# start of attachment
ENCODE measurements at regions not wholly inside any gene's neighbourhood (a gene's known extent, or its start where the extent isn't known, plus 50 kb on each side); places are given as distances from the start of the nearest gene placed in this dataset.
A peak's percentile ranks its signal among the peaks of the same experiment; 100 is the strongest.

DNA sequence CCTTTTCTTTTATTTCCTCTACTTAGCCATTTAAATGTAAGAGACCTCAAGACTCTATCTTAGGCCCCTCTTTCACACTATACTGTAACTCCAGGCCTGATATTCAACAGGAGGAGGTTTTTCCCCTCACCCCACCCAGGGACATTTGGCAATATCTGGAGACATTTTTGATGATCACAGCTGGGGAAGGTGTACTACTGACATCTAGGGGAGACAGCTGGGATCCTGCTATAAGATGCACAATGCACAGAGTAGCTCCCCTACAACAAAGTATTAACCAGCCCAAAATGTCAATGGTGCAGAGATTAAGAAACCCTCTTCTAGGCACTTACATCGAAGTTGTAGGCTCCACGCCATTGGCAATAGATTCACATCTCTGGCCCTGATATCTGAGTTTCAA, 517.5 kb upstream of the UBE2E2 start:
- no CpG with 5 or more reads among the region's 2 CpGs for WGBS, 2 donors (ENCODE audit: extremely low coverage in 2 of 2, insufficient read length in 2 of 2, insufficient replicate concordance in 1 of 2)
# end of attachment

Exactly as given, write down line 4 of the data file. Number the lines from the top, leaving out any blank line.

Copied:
- no CpG with 5 or more reads among the region's 2 CpGs for WGBS, 2 donors (ENCODE audit: extremely low coverage in 2 of 2, insufficient read length in 2 of 2, insufficient replicate concordance in 1 of 2)